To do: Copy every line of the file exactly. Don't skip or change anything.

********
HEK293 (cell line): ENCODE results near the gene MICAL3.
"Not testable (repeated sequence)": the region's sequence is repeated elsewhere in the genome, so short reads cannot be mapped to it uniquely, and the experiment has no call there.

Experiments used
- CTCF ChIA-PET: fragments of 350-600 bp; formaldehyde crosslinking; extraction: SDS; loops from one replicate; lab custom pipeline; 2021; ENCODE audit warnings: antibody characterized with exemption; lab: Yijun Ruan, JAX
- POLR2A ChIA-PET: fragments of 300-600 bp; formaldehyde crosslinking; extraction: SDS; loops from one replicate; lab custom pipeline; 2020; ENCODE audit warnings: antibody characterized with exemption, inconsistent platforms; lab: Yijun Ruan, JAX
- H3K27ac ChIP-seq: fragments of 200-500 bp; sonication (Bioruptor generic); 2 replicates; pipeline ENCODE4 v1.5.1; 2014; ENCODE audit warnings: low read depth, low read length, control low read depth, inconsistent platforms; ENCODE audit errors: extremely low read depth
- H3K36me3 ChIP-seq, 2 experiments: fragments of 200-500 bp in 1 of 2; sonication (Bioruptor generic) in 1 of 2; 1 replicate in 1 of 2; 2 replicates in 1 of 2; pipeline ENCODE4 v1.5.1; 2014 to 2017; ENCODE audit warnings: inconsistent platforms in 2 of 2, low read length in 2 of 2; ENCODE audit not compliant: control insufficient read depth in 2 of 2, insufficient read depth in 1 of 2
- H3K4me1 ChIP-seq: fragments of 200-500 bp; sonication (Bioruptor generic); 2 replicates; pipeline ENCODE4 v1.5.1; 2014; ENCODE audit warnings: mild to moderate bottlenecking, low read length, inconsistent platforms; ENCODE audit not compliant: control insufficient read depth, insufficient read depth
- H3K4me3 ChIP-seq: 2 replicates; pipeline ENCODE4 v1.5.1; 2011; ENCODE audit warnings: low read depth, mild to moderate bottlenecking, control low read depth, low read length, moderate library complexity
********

HEK293 (cell line): ENCODE results near the gene MICAL3.
"Not testable (repeated sequence)": the region's sequence is repeated elsewhere in the genome, so short reads cannot be mapped to it uniquely, and the experiment has no call there.

Experiments used
- CTCF ChIA-PET: fragments of 350-600 bp; formaldehyde crosslinking; extraction: SDS; loops from one replicate; lab custom pipeline; 2021; ENCODE audit warnings: antibody characterized with exemption; lab: Yijun Ruan, JAX
- POLR2A ChIA-PET: fragments of 300-600 bp; formaldehyde crosslinking; extraction: SDS; loops from one replicate; lab custom pipeline; 2020; ENCODE audit warnings: antibody characterized with exemption, inconsistent platforms; lab: Yijun Ruan, JAX
- H3K27ac ChIP-seq: fragments of 200-500 bp; sonication (Bioruptor generic); 2 replicates; pipeline ENCODE4 v1.5.1; 2014; ENCODE audit warnings: low read depth, low read length, control low read depth, inconsistent platforms; ENCODE audit errors: extremely low read depth
- H3K36me3 ChIP-seq, 2 experiments: fragments of 200-500 bp in 1 of 2; sonication (Bioruptor generic) in 1 of 2; 1 replicate in 1 of 2; 2 replicates in 1 of 2; pipeline ENCODE4 v1.5.1; 2014 to 2017; ENCODE audit warnings: inconsistent platforms in 2 of 2, low read length in 2 of 2; ENCODE audit not compliant: control insufficient read depth in 2 of 2, insufficient read depth in 1 of 2
- H3K4me1 ChIP-seq: fragments of 200-500 bp; sonication (Bioruptor generic); 2 replicates; pipeline ENCODE4 v1.5.1; 2014; ENCODE audit warnings: mild to moderate bottlenecking, low read length, inconsistent platforms; ENCODE audit not compliant: control insufficient read depth, insufficient read depth
- H3K4me3 ChIP-seq: 2 replicates; pipeline ENCODE4 v1.5.1; 2011; ENCODE audit warnings: low read depth, mild to moderate bottlenecking, control low read depth, low read length, moderate library complexity